holding that "the law governing 'shooting to kill' a fleeing suspect is clearly established and . . . a reasonable officer could not have reasonably believed that shooting at the driver of the slowly moving car was lawful"Summary of this case from Losee v. City of Chico
Argued and Submitted December 5, 1995, San Francisco, California
Filed May 17, 1996
Andrew C. Schwartz and Rachel Bernstein, Casper, Meadows Schwartz, Walnut Creek, California; Richard Rosenstock (argued), Santa Fe, New Mexico, for the plaintiffs-appellants.
Kimon Manolius and Patrick J. Mahoney (argued), Deputy City Attorneys, San Francisco, California, for the defendants-appellees.
Appeal from the United States District Court for the Northern District of California Samuel Conti, District Judge, Presiding.
D.C. No. CV-92-04321-SC.
Plaintiffs Rudi and Alma Acosta whose 21 year-old son, Michael Acosta, was shot and killed by San Francisco Police Inspector Daniel Yawczak appeal the district court's judgment as a matter of law in favor of the defendants.
The Acostas sued the City and County of San Francisco, its police chief, and officer Yawczak, alleging causes of action under 42 U.S.C. § 1983 and California state law. The trial was bifurcated. The Acostas' suit against Yawczak proceeded to trial first and the district court stayed discovery in the suit against the municipality and the Police Chief.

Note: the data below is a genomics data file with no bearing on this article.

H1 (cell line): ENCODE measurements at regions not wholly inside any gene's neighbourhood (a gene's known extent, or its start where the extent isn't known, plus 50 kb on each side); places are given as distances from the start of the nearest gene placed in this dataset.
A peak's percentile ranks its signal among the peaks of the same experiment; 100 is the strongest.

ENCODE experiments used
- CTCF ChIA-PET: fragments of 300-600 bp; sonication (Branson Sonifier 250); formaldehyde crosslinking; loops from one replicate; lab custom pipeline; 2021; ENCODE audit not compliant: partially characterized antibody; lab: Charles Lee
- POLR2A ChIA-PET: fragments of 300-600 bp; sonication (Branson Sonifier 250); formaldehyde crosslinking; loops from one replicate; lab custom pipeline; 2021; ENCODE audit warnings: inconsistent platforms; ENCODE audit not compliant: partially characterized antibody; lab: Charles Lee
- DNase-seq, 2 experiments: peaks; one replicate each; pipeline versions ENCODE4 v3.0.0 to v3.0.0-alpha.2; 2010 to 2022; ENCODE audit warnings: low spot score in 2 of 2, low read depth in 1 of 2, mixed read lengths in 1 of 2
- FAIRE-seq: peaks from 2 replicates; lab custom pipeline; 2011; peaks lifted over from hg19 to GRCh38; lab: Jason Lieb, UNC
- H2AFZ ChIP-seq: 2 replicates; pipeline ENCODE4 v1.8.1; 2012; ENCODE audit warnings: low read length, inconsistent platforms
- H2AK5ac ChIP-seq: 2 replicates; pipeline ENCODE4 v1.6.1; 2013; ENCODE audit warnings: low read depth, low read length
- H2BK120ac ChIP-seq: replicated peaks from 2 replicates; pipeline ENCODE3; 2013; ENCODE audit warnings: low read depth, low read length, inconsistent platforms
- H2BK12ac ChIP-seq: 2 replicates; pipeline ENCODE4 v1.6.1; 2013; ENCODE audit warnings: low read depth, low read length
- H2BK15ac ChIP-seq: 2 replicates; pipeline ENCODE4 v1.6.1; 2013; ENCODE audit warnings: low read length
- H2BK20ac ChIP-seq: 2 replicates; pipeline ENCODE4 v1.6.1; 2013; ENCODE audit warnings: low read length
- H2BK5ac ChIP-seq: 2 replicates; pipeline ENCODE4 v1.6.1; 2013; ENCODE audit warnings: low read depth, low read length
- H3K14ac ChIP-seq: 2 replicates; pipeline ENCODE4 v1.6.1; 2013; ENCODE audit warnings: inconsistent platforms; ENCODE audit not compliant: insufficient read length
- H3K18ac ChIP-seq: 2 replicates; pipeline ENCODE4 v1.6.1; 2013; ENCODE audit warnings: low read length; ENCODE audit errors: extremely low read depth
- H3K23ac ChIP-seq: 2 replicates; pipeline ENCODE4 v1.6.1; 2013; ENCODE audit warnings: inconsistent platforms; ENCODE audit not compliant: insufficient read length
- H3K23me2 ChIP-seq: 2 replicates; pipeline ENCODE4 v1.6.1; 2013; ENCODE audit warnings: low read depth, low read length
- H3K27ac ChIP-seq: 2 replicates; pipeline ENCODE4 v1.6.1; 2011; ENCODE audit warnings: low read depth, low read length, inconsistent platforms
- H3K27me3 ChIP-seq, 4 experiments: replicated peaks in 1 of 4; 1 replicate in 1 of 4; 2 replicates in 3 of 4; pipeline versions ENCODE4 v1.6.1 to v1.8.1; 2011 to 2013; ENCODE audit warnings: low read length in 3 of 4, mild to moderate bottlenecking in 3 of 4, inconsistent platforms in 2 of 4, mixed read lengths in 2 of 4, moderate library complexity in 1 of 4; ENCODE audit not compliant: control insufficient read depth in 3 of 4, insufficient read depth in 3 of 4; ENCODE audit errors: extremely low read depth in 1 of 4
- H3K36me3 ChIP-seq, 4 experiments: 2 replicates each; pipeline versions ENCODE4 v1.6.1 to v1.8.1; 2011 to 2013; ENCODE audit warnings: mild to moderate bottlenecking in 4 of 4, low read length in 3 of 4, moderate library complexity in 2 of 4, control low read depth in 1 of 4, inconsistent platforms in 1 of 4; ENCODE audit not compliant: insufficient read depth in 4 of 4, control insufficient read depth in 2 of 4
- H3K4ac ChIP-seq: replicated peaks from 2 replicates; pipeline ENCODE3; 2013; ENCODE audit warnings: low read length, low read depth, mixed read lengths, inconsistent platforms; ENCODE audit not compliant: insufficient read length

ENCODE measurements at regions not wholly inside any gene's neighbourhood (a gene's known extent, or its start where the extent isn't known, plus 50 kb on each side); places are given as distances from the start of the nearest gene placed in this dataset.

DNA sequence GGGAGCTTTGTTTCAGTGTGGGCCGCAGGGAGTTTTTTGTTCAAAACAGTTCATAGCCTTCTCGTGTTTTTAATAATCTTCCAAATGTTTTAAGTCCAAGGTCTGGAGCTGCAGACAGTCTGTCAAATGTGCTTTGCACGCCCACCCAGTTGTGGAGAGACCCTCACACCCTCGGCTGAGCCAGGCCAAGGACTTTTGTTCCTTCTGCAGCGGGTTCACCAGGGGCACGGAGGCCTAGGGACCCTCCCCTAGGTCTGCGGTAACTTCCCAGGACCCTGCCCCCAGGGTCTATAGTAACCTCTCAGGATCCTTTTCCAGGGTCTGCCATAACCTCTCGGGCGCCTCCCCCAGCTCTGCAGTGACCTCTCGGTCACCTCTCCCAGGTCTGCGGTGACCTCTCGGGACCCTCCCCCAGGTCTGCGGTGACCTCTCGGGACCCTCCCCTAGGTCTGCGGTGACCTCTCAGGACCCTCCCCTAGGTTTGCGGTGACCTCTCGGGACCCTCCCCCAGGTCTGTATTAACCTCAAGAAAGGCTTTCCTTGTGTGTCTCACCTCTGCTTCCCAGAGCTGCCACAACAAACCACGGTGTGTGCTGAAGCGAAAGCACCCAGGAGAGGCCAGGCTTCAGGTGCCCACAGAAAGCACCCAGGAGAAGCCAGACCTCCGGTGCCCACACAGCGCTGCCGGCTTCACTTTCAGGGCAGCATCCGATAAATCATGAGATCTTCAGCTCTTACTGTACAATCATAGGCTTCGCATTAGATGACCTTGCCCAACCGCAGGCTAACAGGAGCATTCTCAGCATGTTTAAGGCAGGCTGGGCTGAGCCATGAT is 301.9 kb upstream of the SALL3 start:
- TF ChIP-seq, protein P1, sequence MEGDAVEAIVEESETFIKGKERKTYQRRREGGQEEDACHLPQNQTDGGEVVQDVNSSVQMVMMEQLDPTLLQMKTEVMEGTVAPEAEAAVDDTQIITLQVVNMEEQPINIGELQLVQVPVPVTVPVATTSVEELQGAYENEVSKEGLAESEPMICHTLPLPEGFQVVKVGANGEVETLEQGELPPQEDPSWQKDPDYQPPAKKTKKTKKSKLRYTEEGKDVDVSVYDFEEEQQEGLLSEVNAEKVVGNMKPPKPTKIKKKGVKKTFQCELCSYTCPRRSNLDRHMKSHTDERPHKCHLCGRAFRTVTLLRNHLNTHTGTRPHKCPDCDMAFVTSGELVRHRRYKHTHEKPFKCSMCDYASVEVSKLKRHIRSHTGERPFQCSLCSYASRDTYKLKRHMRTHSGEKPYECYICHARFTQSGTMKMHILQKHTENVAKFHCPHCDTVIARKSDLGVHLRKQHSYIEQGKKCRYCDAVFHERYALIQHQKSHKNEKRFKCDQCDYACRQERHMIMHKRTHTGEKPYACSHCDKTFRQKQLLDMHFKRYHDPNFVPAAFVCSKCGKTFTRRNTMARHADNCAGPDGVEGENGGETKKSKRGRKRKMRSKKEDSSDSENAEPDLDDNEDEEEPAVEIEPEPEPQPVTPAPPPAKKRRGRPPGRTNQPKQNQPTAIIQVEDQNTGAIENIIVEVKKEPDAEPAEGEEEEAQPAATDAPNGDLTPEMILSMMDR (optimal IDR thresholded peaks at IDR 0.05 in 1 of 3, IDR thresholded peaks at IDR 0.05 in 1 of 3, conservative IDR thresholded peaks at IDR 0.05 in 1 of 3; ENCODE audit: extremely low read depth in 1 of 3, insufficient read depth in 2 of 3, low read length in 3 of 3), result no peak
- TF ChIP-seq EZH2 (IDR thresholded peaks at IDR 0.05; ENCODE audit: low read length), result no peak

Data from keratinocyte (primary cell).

The plaintiffs withdrew their state law claim at trial.
The following facts are not in dispute: On November 2, 1991 at 6:45 p.m., Yawczak, a San Francisco police officer who was off-duty and in plainclothes, was standing in front of his car in the Pacific Heights neighborhood of San Francisco when he heard a woman scream and saw two young men, Ernesto Pecson and Edwin Silva, running with what he believed to be a purse. Yawczak drew his gun, a .45 caliber semiautomatic pistol, and chased Pecson and Silva around the block. After Pecson and Silva got into a waiting car, Yawczak fired two shots into the car, the first of which killed the driver, Acosta. The jury was required to determine whether in doing so Yawczak used excessive force.
At the close of the plaintiffs' case, Yawczak moved for judgment as a matter of law on the merits and on the ground of qualified immunity. The district court took the motions under submission. At the close of evidence, Yawczak renewed the motions and the court again took them under submission pending the jury's verdict.
In response to defense counsel's inquiry as to when the district court would rule on its qualified immunity motion, the court said: "I denied it for this stage. You can renew it after trial."